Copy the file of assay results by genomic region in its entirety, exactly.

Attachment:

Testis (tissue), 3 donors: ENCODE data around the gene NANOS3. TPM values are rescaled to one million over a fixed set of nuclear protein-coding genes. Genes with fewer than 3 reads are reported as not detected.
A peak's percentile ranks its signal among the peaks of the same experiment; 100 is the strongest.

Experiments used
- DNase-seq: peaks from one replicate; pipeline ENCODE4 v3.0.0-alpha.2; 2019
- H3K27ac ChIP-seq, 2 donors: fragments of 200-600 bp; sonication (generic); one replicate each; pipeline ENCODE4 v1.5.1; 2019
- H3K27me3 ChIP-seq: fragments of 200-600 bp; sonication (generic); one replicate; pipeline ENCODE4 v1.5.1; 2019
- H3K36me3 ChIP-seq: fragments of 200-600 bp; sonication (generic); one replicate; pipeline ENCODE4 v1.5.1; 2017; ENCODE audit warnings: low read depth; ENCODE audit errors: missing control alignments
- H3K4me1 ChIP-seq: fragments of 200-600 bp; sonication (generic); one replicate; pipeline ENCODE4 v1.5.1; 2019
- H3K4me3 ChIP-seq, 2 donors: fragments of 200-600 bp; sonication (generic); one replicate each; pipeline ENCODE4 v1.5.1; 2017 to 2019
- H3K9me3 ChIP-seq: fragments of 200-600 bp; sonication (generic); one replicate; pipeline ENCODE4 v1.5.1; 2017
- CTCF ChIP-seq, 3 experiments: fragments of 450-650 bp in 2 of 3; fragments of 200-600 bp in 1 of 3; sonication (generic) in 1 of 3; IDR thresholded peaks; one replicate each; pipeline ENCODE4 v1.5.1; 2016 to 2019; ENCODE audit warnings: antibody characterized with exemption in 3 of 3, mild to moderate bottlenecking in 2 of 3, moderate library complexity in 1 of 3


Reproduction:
Testis (tissue), 3 donors: ENCODE data around the gene NANOS3. TPM values are rescaled to one million over a fixed set of nuclear protein-coding genes. Genes with fewer than 3 reads are reported as not detected.
A peak's percentile ranks its signal among the peaks of the same experiment; 100 is the strongest.

Experiments used
- DNase-seq: peaks from one replicate; pipeline ENCODE4 v3.0.0-alpha.2; 2019
- H3K27ac ChIP-seq, 2 donors: fragments of 200-600 bp; sonication (generic); one replicate each; pipeline ENCODE4 v1.5.1; 2019
- H3K27me3 ChIP-seq: fragments of 200-600 bp; sonication (generic); one replicate; pipeline ENCODE4 v1.5.1; 2019
- H3K36me3 ChIP-seq: fragments of 200-600 bp; sonication (generic); one replicate; pipeline ENCODE4 v1.5.1; 2017; ENCODE audit warnings: low read depth; ENCODE audit errors: missing control alignments
- H3K4me1 ChIP-seq: fragments of 200-600 bp; sonication (generic); one replicate; pipeline ENCODE4 v1.5.1; 2019
- H3K4me3 ChIP-seq, 2 donors: fragments of 200-600 bp; sonication (generic); one replicate each; pipeline ENCODE4 v1.5.1; 2017 to 2019
- H3K9me3 ChIP-seq: fragments of 200-600 bp; sonication (generic); one replicate; pipeline ENCODE4 v1.5.1; 2017
- CTCF ChIP-seq, 3 experiments: fragments of 450-650 bp in 2 of 3; fragments of 200-600 bp in 1 of 3; sonication (generic) in 1 of 3; IDR thresholded peaks; one replicate each; pipeline ENCODE4 v1.5.1; 2016 to 2019; ENCODE audit warnings: antibody characterized with exemption in 3 of 3, mild to moderate bottlenecking in 2 of 3, moderate library complexity in 1 of 3